EU Commissioner Thierry Breton has issued a warning to Meta CEO Mark Zuckerberg regarding the alleged spread of fake news on Meta’s platforms. In an official letter published on Wednesday, Breton reminded Zuckerberg of the importance of complying with European law and demanded a response within 24 hours. This warning specifically relates to disinformation in the context of the upcoming elections in the EU.
Breton acknowledged that Meta has taken steps to address the risk of misinformation during elections. However, he highlighted the continued presence of deep fakes and false information circulating on social media. The EU’s Digital Services Act (DSA), which came into force in August, requires platforms like Meta to moderate posts and remove illegal content. Failure to comply with these rules can result in penalties, including fines of up to 6% of the company’s total global annual turnover.
Breton also expressed concern about the increase in illegal content and disinformation spreading in the EU following the Hamas attack on Israel. He urged Meta to be vigilant in removing alleged illegal content related to this issue. Breton’s warning to Meta follows a similar warning issued to X CEO Elon Musk on Tuesday.
In response to the allegations, a Meta spokesperson stated that the company’s teams are working diligently to take action against content that violates their policies or local laws. They are also collaborating with third-party fact-checkers to limit the spread of misinformation. The spokesperson emphasized that Meta is committed to addressing the issue and ensuring the integrity of its platforms.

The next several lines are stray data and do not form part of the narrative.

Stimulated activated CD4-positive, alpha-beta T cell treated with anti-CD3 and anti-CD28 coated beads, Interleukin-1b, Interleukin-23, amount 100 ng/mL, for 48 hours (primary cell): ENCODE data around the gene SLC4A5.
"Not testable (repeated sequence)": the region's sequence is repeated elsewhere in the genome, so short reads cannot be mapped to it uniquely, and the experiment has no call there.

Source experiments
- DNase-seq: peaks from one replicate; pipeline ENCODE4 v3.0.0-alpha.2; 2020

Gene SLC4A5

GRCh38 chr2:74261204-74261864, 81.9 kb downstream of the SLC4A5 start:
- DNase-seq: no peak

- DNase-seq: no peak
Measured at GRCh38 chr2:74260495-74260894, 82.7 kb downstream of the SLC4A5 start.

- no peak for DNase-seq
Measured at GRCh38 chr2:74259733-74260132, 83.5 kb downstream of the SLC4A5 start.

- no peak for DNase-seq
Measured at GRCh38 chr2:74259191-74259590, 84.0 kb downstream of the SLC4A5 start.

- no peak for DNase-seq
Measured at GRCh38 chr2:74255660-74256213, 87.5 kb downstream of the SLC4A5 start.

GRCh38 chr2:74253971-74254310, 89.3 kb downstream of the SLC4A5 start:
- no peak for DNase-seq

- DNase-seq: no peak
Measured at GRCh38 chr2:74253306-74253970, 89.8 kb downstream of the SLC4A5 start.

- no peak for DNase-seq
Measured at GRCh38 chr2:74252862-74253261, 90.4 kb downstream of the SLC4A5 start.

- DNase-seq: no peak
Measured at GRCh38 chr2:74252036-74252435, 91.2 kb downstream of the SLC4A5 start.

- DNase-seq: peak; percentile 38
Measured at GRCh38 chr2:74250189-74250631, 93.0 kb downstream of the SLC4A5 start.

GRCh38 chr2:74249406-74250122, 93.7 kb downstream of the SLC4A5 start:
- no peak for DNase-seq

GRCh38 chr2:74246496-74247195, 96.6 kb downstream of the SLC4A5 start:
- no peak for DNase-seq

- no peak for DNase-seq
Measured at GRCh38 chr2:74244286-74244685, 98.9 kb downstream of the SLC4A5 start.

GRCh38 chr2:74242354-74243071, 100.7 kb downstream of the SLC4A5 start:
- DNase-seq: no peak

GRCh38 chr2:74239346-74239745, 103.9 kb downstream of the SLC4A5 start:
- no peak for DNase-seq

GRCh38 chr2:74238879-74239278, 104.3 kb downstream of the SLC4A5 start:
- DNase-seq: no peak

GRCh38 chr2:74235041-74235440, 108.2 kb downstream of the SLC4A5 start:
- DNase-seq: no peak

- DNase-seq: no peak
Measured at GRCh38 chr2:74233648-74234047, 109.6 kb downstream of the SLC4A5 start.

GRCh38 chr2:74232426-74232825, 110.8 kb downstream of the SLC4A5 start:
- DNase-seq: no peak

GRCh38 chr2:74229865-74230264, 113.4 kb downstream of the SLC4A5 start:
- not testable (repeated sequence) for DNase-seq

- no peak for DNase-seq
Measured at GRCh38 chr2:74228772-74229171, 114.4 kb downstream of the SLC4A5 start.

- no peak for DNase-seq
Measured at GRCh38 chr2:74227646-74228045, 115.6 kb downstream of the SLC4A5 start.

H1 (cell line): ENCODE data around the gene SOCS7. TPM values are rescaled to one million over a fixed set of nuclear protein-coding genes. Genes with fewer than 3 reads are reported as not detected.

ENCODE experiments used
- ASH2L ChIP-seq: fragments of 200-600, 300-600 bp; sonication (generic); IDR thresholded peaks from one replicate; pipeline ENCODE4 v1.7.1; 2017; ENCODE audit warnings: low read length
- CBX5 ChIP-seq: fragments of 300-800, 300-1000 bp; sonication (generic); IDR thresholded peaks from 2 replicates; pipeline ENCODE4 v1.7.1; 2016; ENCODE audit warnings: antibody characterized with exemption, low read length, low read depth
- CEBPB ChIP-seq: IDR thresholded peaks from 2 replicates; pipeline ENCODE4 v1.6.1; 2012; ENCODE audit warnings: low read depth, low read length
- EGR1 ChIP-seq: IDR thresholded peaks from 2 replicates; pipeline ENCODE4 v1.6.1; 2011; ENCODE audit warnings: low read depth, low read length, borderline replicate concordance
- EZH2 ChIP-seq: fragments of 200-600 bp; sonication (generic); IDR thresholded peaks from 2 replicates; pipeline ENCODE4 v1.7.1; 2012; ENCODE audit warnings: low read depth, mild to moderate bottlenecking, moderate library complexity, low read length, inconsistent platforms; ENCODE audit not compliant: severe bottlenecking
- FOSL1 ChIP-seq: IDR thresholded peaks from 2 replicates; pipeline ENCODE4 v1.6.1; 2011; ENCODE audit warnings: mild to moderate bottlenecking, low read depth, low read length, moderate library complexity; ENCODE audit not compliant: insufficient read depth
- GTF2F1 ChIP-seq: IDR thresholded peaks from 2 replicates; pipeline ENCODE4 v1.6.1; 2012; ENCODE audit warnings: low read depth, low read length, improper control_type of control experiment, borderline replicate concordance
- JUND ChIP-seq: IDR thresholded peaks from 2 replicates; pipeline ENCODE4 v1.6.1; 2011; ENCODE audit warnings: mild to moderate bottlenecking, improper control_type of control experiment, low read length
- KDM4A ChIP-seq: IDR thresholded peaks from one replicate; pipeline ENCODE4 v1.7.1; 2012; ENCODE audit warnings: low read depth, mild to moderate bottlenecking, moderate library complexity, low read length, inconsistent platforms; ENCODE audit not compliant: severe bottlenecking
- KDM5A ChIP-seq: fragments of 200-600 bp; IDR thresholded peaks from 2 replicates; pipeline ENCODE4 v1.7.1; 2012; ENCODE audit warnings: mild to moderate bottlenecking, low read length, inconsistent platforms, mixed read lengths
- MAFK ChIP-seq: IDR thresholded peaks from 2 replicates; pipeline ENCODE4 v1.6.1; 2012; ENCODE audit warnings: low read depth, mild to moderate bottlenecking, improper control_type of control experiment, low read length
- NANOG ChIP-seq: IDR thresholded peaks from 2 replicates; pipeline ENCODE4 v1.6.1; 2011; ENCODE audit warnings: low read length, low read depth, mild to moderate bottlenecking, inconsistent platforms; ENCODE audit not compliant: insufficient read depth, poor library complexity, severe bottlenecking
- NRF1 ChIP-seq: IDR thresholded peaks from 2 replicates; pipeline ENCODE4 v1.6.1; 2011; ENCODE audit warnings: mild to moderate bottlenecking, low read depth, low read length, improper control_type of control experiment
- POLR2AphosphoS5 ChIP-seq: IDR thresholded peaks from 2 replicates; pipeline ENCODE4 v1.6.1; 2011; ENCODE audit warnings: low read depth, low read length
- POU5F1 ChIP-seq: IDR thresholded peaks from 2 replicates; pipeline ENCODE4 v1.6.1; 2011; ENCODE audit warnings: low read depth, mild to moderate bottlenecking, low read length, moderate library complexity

Elon Musk’s response to the warning was that X’s policy is “open source and transparent.” He requested that any offending content be publicly flagged on X. However, Breton declined the offer, stating that Musk was already aware of violations by X users.
In a letter to Breton, X CEO Linda Yaccarino affirmed that the platform has removed or labeled tens of thousands of pieces of content related to Hamas. This action demonstrates X’s commitment to combating illegal content and disinformation.
The recent surge of violence between Hamas and Israel began when Hamas launched ‘Operation Al-Aqsa Flood.’ Hamas fired rockets and sent commandos deep into Israeli territory, prompting the Israel Defense Force (IDF) to respond with airstrikes and utility cutoffs. As tensions escalated, Israel declared war on Hamas.
The issue of disinformation and the spread of fake news is a pressing concern for the EU, particularly during election periods. The EU’s warning to Meta and X reflects its commitment to addressing these challenges and holding platforms accountable for maintaining the integrity of their platforms.
In conclusion, EU Commissioner Thierry Breton’s warning to Meta CEO Mark Zuckerberg emphasizes the need for platforms to take immediate action against the spread of fake news and disinformation. The EU’s Digital Services Act establishes penalties for non-compliance, signaling the EU’s determination to ensure the integrity of elections and combat the harmful effects of misinformation.